June 2019 Newsletter

Rage and Love: Reaching Out

Rabbi Lisa Goldstein


Last week we offered a meditation retreat for activists from across the country, thanks to a grant from the Nathan Cummings Foundation in memory of Rabbi Rachel Cowan. At the end of a few days of cultivating a loving heart through meditation, prayer and silence, the participants shared their thoughts and experiences of connecting contemplative practice with their work as activists. Several of them expressed the tension between the rage they felt in response to their own experiences of oppression which then fuels their work and the healing power of reaching out – and in – in love. It was such a relief to immerse in love. But what about the justifiable anger at all that is hurtful and unjust in our world?

This question caused me to reflect in turn on an experience of conflict that arose in my own life. In the aftermath of my own anger and hurt, I struggled with my habitual response of withdrawing, of creating greater separation between myself and the other. I know that separation may initially feel comforting, but it also brings greater suffering. I often teach the midrash that says that when God separated the upper waters from the lower waters on the second day of creation, the lower waters wept over the separation. Out of compassion for their anger and hurt, God refrained from saying “It is good” and indeed the Torah does not include that blessing for the second day. Separation does deepen suffering; in fact, one of the aspects of the suffering is that when we are in its grip, it is more difficult to reach out in love.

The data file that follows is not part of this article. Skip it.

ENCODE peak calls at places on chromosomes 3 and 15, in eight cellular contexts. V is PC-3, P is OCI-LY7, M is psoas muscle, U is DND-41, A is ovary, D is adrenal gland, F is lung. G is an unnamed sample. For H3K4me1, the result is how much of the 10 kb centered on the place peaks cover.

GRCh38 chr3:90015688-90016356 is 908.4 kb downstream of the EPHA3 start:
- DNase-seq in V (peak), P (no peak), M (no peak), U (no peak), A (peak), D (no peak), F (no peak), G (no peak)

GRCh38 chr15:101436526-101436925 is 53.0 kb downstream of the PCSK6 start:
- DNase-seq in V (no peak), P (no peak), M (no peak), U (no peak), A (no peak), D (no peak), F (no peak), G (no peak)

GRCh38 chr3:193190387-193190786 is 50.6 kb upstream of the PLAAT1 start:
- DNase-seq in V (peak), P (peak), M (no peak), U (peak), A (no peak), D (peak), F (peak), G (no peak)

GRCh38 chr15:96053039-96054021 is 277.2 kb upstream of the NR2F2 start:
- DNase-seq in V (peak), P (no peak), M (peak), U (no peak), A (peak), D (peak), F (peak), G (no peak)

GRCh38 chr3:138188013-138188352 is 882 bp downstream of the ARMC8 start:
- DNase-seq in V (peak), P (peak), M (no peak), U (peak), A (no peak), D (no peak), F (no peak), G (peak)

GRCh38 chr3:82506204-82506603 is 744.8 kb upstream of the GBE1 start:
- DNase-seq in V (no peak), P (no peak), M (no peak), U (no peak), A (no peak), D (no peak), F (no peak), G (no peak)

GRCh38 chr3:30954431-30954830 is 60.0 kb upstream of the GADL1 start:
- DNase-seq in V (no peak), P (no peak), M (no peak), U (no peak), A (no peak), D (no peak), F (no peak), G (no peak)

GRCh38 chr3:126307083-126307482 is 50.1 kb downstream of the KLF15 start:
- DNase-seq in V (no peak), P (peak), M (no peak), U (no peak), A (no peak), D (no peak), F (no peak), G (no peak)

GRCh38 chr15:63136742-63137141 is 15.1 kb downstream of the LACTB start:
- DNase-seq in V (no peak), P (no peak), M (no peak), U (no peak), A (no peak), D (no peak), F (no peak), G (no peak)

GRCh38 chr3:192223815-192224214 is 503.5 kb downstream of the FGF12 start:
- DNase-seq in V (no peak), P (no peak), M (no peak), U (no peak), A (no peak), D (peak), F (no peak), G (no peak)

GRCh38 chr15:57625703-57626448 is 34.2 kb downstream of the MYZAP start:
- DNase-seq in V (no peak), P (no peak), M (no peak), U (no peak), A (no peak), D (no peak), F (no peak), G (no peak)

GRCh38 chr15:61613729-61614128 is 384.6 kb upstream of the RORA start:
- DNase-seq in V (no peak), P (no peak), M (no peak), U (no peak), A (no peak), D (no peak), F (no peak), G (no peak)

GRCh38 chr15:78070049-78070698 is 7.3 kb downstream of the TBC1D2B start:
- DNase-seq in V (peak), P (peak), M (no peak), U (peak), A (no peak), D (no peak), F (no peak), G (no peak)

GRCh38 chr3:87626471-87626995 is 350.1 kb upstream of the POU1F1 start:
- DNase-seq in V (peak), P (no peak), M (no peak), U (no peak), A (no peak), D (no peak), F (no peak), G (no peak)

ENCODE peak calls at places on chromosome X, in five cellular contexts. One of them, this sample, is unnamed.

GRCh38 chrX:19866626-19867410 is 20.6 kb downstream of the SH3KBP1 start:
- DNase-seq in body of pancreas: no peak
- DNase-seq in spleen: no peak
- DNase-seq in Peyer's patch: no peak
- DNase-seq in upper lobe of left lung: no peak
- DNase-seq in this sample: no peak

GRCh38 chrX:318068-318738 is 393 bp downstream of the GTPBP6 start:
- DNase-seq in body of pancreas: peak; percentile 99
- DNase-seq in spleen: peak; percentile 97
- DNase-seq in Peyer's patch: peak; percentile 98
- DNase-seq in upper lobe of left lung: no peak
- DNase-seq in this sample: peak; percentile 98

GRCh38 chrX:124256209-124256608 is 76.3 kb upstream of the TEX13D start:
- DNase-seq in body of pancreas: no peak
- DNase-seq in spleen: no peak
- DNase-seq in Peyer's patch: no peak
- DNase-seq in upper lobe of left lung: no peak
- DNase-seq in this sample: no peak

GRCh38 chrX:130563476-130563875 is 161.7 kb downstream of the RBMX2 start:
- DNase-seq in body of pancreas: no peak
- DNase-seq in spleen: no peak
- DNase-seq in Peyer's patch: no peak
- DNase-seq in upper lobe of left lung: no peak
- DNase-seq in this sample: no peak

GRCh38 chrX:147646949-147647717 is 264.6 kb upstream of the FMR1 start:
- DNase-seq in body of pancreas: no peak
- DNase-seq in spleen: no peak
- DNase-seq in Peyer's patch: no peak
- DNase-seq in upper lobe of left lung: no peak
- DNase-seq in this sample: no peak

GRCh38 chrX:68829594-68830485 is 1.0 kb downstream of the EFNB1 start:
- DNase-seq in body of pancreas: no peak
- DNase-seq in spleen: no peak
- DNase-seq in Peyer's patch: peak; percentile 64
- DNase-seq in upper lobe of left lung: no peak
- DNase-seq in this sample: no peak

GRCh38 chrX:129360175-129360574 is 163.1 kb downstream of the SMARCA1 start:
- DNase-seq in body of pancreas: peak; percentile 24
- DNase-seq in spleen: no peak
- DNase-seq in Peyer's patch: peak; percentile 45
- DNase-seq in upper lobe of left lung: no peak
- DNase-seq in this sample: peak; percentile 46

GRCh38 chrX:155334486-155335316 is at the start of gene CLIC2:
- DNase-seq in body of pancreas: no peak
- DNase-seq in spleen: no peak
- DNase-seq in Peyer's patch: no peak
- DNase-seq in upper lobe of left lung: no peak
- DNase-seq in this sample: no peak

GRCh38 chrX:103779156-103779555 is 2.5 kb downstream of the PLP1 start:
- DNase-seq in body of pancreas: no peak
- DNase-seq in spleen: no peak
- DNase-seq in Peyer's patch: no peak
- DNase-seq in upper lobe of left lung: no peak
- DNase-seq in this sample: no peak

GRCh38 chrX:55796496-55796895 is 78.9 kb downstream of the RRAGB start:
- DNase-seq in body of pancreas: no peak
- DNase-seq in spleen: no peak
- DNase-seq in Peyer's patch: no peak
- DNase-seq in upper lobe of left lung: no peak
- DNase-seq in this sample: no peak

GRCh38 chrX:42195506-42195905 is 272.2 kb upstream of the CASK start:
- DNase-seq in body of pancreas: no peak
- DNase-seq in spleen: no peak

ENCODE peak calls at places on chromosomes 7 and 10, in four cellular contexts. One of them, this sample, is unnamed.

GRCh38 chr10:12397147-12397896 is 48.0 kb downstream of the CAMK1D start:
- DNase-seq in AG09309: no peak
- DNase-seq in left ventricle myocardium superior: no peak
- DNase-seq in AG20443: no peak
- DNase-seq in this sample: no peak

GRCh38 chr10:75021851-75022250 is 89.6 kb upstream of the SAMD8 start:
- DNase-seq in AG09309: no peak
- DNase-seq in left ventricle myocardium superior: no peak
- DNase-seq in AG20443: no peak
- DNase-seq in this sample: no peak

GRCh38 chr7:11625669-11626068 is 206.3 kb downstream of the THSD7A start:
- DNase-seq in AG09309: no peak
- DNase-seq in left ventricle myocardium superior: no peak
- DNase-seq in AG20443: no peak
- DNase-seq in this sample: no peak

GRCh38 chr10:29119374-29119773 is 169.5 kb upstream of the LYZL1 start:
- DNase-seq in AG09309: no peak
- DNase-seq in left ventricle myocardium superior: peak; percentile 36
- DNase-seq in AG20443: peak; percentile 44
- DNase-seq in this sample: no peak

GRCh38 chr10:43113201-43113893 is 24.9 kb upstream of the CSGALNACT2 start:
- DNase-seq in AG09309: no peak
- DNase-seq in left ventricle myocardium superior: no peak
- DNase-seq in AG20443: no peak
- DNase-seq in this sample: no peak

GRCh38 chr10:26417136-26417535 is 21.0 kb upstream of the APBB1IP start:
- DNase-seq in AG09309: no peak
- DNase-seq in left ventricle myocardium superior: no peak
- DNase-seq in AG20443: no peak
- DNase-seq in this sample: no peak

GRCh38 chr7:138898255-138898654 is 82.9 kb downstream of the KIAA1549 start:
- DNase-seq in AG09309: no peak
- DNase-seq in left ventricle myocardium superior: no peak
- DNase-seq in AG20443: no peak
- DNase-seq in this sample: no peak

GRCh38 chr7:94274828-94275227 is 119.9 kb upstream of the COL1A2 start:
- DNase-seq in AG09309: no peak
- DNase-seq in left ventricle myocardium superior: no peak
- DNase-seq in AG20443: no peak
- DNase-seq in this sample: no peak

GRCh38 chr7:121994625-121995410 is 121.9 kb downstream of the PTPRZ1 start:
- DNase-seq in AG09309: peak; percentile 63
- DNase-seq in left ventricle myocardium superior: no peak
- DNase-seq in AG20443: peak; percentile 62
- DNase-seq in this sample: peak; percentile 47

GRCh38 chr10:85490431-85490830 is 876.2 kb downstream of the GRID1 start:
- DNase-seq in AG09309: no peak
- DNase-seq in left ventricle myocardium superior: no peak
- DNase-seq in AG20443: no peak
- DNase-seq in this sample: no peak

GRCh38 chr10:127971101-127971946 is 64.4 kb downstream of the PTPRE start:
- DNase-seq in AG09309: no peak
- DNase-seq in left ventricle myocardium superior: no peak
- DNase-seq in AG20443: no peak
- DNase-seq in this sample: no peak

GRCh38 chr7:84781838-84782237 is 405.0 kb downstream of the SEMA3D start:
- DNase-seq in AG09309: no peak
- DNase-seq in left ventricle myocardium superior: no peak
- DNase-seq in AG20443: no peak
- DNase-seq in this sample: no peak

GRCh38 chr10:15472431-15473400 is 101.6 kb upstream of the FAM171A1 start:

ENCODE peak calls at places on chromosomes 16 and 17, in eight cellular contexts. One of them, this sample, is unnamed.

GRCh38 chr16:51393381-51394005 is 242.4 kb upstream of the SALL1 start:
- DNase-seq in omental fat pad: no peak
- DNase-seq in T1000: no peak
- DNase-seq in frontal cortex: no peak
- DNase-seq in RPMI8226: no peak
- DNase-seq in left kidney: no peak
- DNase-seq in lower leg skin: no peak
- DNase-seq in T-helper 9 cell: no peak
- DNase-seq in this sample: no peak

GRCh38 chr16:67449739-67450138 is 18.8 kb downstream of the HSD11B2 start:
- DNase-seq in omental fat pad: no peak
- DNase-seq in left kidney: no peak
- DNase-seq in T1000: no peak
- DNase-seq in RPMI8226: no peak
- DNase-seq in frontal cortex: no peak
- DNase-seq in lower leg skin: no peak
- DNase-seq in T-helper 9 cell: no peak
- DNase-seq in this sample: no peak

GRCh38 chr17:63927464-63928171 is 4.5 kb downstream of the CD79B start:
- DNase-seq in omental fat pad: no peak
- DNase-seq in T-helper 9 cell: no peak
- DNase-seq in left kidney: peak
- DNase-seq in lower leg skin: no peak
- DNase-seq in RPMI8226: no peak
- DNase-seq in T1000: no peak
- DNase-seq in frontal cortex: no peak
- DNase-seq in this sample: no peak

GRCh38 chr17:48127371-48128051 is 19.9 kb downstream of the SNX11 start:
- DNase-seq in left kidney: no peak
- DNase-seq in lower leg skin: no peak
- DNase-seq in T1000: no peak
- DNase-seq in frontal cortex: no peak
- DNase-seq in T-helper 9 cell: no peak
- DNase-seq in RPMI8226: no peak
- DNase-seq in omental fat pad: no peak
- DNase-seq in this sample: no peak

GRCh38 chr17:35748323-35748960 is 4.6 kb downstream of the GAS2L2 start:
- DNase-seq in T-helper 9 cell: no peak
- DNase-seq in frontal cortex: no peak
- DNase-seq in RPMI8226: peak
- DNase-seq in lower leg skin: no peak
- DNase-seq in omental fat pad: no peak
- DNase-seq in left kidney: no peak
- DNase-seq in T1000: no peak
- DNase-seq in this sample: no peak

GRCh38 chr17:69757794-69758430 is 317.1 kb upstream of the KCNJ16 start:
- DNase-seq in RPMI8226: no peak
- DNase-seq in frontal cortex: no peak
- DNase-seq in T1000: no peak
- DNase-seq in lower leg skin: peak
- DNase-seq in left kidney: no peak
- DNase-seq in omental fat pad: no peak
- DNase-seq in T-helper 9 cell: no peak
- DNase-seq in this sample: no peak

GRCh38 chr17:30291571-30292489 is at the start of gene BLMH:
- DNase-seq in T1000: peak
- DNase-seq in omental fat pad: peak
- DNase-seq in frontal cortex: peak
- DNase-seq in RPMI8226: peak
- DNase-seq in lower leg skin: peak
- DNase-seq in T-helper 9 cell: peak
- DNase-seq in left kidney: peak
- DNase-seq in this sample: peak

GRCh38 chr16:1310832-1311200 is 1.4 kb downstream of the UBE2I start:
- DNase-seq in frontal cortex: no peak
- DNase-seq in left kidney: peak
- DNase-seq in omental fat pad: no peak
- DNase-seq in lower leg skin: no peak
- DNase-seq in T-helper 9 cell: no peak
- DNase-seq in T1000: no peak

And yet, as one of the participants commented, aren’t we all deeply yearning for more love?

Perhaps the answer is to hold it all, to make space for the anger and hurt, these difficult but important human experiences that both protect us and separate us from others. After all, separation was essential for creation to happen. The practice can be not to get stuck there. From the separation it is sometimes possible to reach out again in love which can lead to healing. In the case of the conflict I experienced, the conversations that took place afterwards created a new sense of closeness and understanding. That is not always possible. But even when it is not, to reach in with love and compassion for our own suffering can be a transformative intention. And that itself is a blessing.



Kesher: the Middah By Which We Cultivate Connection

Rabbi Marc Margolius